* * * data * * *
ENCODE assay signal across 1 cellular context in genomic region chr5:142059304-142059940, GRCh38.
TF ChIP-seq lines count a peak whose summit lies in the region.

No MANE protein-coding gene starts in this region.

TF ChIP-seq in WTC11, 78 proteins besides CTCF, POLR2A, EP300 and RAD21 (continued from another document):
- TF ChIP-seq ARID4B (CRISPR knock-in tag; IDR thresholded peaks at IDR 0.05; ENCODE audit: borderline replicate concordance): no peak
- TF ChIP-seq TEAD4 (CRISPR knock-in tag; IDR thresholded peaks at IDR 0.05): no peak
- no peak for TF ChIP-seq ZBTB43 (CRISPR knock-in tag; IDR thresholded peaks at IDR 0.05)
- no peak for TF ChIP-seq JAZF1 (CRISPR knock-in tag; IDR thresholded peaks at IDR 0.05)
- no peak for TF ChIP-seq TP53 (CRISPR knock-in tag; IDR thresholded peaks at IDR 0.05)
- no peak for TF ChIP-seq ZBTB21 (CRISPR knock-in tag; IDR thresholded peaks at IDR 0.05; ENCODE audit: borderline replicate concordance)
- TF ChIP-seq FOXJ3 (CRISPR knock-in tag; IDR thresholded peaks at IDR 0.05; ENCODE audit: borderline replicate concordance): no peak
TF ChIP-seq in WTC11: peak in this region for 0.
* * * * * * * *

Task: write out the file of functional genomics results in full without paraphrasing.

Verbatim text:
ENCODE assay signal across 1 cellular context in genomic region chr5:142059304-142059940, GRCh38.
TF ChIP-seq lines count a peak whose summit lies in the region.

No MANE protein-coding gene starts in this region.

TF ChIP-seq in WTC11, 78 proteins besides CTCF, POLR2A, EP300 and RAD21 (continued from another document):
- TF ChIP-seq ARID4B (CRISPR knock-in tag; IDR thresholded peaks at IDR 0.05; ENCODE audit: borderline replicate concordance): no peak
- TF ChIP-seq TEAD4 (CRISPR knock-in tag; IDR thresholded peaks at IDR 0.05): no peak
- no peak for TF ChIP-seq ZBTB43 (CRISPR knock-in tag; IDR thresholded peaks at IDR 0.05)
- no peak for TF ChIP-seq JAZF1 (CRISPR knock-in tag; IDR thresholded peaks at IDR 0.05)
- no peak for TF ChIP-seq TP53 (CRISPR knock-in tag; IDR thresholded peaks at IDR 0.05)
- no peak for TF ChIP-seq ZBTB21 (CRISPR knock-in tag; IDR thresholded peaks at IDR 0.05; ENCODE audit: borderline replicate concordance)
- TF ChIP-seq FOXJ3 (CRISPR knock-in tag; IDR thresholded peaks at IDR 0.05; ENCODE audit: borderline replicate concordance): no peak
TF ChIP-seq in WTC11: peak in this region for 0.